India: GST: How It Affects Security Transactions And Banks

Last Updated: 1 October 2018
Article by Shikha Bhardwaj

This article was first published in IACC - 14th Indo US Economic Summit (book).

India's financial markets continue to mature and deepen to support the economic growth with various measures adopted by the Government to promote financial inclusion and bring about infrastructural reforms.

Infact, in the past decade there has been a rise in the merchandise trade between India and United States from USD 44 billion to USD 74 billion. Both the nations have acknowledged at various public platforms that India's commitment to democracy, rule of law, and fundamental freedoms, makes it a preferred strategic partner to US. However, when compared to the bilateral trade between United States and China, which is estimated to be USD 635 billion, it is still very low.

India has time and again showed its eagerness for greater participation in trade with US by refusing to get into reciprocal tariffs and enhancing the oil & gas imports from US.

Indian financial services sector has undergone a sea of change in terms of the nature of products offered and the demands of the market, majorly due to evolving financial goals of the participants. The State seeks to tax the sector efficiently in the right proportions to have its own chunk of the pie while not discouraging investments and savings sentiment.

GST Overview for the Financial Services Sector

Banks and Financial Institutions provide a bouquet of financial services relating to lending or borrowing of money or investment of money and other related services. Levy of Goods and Services Tax (GST) on these instruments and services depends upon whether it would qualify as a 'supply' of 'goods' and/or 'services'.

The definition of 'goods' and 'services' under Central Goods and Services Tax (CGST) Act, 2017 specifically excludes 'money' and 'securities', wherein 'securities' mean the instruments covered under Securities Contracts Regulation Act 1956 (SCRA) and 'money' includes instruments like cheques, drafts, pay orders, promissory notes, letters of credit, etc.  While these transactions would be outside the ambit of supply, the related activity having separate consideration may be chargeable to GST.

The Central Board of Indirect Taxes and Customs (CBIC) has recently issued several clarification(s) pertaining to GST on this sector. In the light of these clarifications issued by the CBIC, the ensuing paragraphs discuss GST on Finance Leases, Derivatives, Collateralized Borrowing and Lending Obligations (CBLO) transactions, Commercial Paper (CP) or Certificates of Deposit (CD), Management oversight or stewardship services by a related person and Stock Brokers.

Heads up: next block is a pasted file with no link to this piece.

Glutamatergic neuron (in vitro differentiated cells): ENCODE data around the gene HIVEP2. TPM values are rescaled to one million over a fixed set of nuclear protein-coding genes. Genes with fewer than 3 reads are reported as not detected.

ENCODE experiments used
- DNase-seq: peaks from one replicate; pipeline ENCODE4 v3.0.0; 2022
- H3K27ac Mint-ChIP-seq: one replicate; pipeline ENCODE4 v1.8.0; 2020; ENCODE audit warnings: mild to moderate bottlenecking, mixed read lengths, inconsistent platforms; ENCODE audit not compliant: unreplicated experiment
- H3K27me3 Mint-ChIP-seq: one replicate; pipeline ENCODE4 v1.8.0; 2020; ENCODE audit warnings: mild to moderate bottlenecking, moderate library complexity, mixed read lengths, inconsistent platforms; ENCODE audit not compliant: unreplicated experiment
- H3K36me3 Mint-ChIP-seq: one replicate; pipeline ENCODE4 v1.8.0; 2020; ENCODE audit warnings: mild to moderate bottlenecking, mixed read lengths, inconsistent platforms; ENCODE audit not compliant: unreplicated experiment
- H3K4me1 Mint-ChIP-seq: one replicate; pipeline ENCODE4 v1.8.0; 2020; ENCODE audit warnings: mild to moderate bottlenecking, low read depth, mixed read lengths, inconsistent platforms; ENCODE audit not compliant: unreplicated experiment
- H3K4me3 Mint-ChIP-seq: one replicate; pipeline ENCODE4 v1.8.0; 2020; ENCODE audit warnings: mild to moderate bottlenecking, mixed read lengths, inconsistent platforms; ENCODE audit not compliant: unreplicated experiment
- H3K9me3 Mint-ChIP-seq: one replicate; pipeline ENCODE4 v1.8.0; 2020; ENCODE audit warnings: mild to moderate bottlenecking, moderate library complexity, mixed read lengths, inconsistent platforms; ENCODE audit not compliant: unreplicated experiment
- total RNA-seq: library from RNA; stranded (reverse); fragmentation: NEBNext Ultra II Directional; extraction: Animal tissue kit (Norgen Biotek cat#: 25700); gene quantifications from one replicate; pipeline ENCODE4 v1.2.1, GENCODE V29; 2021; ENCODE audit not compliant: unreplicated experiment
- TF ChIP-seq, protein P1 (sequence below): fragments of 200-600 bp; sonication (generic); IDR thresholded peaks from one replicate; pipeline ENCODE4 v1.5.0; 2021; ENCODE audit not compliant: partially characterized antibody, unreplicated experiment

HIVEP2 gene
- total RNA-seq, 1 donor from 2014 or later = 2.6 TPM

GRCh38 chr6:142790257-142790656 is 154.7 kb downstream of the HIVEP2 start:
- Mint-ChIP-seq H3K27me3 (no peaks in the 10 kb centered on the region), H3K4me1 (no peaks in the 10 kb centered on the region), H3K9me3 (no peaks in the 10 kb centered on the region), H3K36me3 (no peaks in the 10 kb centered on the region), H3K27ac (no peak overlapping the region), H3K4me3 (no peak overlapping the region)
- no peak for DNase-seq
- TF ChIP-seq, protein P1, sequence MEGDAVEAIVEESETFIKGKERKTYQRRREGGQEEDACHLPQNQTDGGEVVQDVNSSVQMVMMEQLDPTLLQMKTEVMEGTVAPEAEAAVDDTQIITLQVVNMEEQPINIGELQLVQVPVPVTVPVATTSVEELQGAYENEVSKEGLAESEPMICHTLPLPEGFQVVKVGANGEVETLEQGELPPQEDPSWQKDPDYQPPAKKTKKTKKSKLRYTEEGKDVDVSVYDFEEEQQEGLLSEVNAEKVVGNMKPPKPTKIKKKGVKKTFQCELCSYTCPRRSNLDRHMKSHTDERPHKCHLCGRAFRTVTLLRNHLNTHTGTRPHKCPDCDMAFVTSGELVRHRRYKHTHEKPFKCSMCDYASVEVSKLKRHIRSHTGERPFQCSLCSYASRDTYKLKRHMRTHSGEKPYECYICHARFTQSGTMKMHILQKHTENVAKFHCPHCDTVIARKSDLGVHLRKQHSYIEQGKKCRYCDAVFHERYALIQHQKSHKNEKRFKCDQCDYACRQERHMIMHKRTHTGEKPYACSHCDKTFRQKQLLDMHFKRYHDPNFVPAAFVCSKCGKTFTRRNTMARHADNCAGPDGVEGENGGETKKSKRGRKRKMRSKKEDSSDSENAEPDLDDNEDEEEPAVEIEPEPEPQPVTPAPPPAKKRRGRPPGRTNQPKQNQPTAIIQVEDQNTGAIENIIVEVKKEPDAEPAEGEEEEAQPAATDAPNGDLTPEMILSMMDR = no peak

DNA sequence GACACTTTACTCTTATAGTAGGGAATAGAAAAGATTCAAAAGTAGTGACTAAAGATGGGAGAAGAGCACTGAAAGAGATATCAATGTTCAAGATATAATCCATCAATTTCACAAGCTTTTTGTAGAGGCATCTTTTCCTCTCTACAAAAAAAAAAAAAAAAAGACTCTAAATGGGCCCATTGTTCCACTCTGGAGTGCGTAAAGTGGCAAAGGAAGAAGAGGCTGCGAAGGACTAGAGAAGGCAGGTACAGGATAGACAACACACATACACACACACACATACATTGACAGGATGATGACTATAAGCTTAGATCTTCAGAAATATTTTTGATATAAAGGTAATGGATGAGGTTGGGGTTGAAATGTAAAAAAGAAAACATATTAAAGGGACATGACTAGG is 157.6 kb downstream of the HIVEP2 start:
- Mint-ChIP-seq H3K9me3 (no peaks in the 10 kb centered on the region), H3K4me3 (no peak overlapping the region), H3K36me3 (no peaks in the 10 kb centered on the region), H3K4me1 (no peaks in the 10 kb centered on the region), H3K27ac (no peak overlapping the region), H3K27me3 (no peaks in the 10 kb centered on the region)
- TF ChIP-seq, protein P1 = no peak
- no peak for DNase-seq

Finance Lease

Finance Leases primarily includes equipment leases and hire purchase transactions. Such leases involve the substantial transfer of all the risks and rewards incidental to ownership of an asset. The  title, however, may or may not be transferred. A typical structure of financial leases involves collection of transaction fee at the time of entering into the agreement. The lease rental is spread across a period of time and is split between equal installments comprising of both principal and interest amount. The asset may or may not be sold at the end of the term.

Due to the inherent difference between a sale and hire purchase transaction its taxation loomed in the grey and was highly litigated in the erstwhile regime. The Forty Sixth Constitutional Amendment, empowered States to tax it as sale and put some VAT litigation to rest. However their valuation varied across the States, for instance Tamil Nadu excluded transaction fee and interest from the assessable value whereas Delhi prescribed their addition to the taxable turnover and made them taxable upfront.

On the other hand, service tax was  chargeable only on the transaction fee charged and the principal and interest amount were exempt. Therefore, the transaction fee suffered from double taxation of service tax and VAT.

Presently, CBIC perceives financial lease as purchase of an asset by bank to further lend it to a customer therefore, neither qualifying as loan nor interest. Thus, it can be concluded that such interest is taxable under GST.

CBIC's clarification is contrary to ratio laid down by Supreme Court of India in Association of Leasing & Financial Service Companies v. Union of India1, which states that lease management fee/processing fee/documentation charges and administrative charges are chargeable to service tax whereas the amount charged for financing transaction is mainly in the nature of interest and therefore, is exempt of service tax.